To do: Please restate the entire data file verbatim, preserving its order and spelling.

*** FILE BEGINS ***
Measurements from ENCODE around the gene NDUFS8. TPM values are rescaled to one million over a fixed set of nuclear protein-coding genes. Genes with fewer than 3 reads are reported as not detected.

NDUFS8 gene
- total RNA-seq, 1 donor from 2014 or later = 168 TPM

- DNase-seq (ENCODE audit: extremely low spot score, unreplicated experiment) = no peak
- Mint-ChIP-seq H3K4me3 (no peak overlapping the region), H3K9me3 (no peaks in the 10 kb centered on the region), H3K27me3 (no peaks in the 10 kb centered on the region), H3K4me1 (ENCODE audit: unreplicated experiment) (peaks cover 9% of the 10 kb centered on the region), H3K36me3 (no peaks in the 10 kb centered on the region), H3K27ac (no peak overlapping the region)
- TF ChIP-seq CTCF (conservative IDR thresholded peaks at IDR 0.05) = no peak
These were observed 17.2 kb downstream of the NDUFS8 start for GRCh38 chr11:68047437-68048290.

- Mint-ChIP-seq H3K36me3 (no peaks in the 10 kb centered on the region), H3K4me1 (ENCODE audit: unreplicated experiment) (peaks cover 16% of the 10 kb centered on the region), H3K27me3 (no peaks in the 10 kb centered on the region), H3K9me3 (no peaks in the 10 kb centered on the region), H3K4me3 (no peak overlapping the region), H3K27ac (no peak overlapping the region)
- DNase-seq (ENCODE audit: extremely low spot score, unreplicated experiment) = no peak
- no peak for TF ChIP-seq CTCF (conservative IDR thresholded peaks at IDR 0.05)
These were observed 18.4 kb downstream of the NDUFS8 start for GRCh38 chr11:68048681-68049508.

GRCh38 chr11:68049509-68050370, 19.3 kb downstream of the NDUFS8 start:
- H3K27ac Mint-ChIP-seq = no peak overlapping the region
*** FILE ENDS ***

Measurements from ENCODE around the gene NDUFS8. TPM values are rescaled to one million over a fixed set of nuclear protein-coding genes. Genes with fewer than 3 reads are reported as not detected.

NDUFS8 gene
- total RNA-seq, 1 donor from 2014 or later = 168 TPM

- DNase-seq (ENCODE audit: extremely low spot score, unreplicated experiment) = no peak
- Mint-ChIP-seq H3K4me3 (no peak overlapping the region), H3K9me3 (no peaks in the 10 kb centered on the region), H3K27me3 (no peaks in the 10 kb centered on the region), H3K4me1 (ENCODE audit: unreplicated experiment) (peaks cover 9% of the 10 kb centered on the region), H3K36me3 (no peaks in the 10 kb centered on the region), H3K27ac (no peak overlapping the region)
- TF ChIP-seq CTCF (conservative IDR thresholded peaks at IDR 0.05) = no peak
These were observed 17.2 kb downstream of the NDUFS8 start for GRCh38 chr11:68047437-68048290.

- Mint-ChIP-seq H3K36me3 (no peaks in the 10 kb centered on the region), H3K4me1 (ENCODE audit: unreplicated experiment) (peaks cover 16% of the 10 kb centered on the region), H3K27me3 (no peaks in the 10 kb centered on the region), H3K9me3 (no peaks in the 10 kb centered on the region), H3K4me3 (no peak overlapping the region), H3K27ac (no peak overlapping the region)
- DNase-seq (ENCODE audit: extremely low spot score, unreplicated experiment) = no peak
- no peak for TF ChIP-seq CTCF (conservative IDR thresholded peaks at IDR 0.05)
These were observed 18.4 kb downstream of the NDUFS8 start for GRCh38 chr11:68048681-68049508.

GRCh38 chr11:68049509-68050370, 19.3 kb downstream of the NDUFS8 start:
- H3K27ac Mint-ChIP-seq = no peak overlapping the region